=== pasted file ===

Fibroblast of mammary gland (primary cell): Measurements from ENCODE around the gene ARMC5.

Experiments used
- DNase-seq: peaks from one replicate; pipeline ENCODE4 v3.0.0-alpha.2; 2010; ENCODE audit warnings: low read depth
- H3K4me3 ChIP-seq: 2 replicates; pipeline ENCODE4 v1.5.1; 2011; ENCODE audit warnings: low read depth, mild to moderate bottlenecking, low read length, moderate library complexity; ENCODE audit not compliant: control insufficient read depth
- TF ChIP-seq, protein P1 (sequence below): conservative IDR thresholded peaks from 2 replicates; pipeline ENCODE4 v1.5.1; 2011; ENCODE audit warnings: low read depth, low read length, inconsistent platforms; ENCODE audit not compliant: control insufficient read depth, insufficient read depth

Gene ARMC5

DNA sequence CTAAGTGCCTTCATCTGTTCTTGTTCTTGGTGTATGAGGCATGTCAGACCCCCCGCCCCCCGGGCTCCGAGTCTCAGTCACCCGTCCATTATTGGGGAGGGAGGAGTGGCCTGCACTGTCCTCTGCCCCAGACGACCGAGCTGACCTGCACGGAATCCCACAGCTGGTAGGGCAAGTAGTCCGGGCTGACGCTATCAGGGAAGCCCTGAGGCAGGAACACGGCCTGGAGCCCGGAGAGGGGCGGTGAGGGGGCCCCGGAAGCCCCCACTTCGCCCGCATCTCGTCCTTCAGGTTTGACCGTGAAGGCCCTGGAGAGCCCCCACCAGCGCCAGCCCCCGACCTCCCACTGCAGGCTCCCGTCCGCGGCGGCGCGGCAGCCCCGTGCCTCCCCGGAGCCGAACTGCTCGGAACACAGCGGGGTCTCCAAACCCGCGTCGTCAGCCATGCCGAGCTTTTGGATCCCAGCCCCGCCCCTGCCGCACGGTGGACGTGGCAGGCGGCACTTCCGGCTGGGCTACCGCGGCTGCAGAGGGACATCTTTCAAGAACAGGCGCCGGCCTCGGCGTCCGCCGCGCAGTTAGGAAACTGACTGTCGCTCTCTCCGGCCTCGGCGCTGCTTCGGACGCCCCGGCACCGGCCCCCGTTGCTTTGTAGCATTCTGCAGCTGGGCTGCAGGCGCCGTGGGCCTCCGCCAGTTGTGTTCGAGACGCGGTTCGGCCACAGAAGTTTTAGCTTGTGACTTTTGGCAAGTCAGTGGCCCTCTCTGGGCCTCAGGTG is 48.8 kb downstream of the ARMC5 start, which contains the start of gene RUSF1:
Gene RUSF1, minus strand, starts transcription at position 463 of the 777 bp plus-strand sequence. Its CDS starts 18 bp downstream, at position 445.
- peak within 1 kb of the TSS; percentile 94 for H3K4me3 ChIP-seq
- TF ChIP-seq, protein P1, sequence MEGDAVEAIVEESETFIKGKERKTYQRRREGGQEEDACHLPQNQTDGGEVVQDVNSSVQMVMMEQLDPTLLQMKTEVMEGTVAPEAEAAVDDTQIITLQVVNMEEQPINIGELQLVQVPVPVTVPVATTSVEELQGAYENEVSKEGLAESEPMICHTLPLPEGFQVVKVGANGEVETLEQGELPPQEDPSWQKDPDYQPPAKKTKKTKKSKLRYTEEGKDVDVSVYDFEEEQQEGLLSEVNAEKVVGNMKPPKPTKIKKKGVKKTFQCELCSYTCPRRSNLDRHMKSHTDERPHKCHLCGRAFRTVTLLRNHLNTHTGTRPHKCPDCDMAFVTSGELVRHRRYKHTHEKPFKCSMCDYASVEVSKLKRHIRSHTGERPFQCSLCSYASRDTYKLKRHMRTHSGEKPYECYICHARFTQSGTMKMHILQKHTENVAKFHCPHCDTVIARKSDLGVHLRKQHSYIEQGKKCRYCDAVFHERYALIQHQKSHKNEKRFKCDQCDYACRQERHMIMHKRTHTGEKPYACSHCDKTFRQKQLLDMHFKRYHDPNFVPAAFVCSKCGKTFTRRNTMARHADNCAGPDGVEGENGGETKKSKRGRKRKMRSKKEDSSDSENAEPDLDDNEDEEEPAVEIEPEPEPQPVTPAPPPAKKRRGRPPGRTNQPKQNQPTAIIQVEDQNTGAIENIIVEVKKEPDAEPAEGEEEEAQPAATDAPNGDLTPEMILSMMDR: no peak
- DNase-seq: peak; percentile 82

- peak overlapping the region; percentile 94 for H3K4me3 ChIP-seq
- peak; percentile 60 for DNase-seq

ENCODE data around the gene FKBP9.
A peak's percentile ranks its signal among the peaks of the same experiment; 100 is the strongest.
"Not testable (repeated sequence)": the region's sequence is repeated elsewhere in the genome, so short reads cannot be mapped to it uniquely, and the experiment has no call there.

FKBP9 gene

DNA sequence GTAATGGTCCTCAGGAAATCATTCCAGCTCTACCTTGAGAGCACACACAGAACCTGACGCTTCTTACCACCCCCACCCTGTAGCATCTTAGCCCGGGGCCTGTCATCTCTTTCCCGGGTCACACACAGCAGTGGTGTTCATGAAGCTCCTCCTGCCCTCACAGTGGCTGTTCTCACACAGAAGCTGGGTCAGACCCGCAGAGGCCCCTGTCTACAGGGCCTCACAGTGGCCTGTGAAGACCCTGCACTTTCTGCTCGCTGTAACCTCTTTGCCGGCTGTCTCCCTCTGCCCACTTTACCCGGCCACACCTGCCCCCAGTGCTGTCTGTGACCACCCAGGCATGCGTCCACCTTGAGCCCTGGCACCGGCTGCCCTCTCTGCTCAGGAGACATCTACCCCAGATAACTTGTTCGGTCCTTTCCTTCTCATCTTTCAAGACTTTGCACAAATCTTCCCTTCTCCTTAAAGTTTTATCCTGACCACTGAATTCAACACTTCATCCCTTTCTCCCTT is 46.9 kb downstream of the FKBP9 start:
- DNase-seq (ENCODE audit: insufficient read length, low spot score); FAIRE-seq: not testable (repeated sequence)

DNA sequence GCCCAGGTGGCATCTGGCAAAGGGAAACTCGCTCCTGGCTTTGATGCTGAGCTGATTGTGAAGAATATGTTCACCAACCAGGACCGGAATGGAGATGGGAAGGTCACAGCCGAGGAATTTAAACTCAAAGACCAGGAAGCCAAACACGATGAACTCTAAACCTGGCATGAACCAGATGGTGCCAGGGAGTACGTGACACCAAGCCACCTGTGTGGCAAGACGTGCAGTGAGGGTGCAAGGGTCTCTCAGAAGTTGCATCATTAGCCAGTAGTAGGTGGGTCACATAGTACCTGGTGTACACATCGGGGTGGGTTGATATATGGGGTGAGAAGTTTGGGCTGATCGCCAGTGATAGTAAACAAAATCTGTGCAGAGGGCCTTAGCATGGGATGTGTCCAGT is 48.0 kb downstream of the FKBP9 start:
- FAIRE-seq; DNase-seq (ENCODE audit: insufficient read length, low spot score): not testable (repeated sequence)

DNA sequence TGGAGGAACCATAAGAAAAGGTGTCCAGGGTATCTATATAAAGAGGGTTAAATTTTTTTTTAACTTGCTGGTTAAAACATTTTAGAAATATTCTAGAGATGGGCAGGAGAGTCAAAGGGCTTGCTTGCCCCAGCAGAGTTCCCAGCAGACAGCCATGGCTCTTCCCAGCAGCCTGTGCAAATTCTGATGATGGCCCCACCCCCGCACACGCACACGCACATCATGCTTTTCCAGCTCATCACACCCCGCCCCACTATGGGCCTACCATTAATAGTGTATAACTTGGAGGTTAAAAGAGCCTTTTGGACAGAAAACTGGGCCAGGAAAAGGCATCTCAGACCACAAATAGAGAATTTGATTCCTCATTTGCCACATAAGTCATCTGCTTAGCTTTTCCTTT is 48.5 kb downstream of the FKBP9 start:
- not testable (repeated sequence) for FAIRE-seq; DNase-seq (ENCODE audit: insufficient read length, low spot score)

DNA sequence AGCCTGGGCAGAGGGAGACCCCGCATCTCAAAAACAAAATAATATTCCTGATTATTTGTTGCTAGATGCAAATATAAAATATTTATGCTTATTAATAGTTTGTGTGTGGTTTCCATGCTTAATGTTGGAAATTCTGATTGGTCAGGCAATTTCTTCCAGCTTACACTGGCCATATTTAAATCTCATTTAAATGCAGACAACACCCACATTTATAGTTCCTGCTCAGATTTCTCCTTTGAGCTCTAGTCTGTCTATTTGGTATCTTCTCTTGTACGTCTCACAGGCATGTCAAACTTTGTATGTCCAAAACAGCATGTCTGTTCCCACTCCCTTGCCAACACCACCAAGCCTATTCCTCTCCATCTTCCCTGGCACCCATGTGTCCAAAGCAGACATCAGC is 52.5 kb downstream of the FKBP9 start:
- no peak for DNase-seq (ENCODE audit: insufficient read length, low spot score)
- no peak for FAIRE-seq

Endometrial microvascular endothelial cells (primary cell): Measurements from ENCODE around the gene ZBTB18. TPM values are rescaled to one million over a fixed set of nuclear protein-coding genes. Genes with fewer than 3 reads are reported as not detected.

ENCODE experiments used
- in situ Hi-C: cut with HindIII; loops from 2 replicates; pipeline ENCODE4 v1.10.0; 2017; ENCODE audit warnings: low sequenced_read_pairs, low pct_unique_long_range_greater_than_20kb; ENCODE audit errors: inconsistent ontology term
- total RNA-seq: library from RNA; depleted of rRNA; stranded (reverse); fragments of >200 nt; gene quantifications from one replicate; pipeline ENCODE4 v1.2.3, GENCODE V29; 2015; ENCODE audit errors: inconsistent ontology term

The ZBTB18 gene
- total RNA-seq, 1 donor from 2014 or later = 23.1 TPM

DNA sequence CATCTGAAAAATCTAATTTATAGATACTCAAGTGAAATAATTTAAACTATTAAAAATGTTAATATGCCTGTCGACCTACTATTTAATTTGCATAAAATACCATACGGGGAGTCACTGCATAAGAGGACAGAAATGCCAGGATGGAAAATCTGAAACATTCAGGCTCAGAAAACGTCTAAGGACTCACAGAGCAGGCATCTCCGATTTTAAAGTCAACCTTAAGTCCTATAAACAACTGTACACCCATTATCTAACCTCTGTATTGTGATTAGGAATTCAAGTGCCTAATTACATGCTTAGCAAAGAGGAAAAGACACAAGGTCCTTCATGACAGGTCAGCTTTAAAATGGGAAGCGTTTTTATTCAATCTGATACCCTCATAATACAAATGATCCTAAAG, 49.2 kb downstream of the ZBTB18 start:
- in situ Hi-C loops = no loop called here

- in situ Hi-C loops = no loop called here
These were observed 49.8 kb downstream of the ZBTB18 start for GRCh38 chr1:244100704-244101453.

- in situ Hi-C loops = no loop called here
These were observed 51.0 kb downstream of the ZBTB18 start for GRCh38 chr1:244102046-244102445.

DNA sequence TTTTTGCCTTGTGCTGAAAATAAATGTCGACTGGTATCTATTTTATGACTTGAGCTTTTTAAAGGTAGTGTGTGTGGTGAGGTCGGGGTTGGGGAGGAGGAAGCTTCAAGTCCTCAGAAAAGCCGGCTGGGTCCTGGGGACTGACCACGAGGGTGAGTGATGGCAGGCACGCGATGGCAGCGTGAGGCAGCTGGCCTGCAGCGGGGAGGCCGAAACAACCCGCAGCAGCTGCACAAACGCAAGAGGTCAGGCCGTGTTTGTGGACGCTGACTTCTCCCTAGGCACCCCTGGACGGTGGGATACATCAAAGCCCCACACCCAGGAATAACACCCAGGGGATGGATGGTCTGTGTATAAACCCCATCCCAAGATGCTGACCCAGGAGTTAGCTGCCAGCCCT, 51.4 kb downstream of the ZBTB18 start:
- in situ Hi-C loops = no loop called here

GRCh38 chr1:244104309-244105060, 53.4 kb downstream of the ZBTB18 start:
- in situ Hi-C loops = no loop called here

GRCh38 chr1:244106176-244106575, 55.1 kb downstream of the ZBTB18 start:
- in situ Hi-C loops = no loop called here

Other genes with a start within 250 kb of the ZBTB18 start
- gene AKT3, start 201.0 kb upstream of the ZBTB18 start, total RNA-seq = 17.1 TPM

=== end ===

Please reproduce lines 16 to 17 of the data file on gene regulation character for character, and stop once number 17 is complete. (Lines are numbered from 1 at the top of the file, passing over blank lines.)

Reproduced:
"Not testable (repeated sequence)": the region's sequence is repeated elsewhere in the genome, so short reads cannot be mapped to it uniquely, and the experiment has no call there.

FKBP9 gene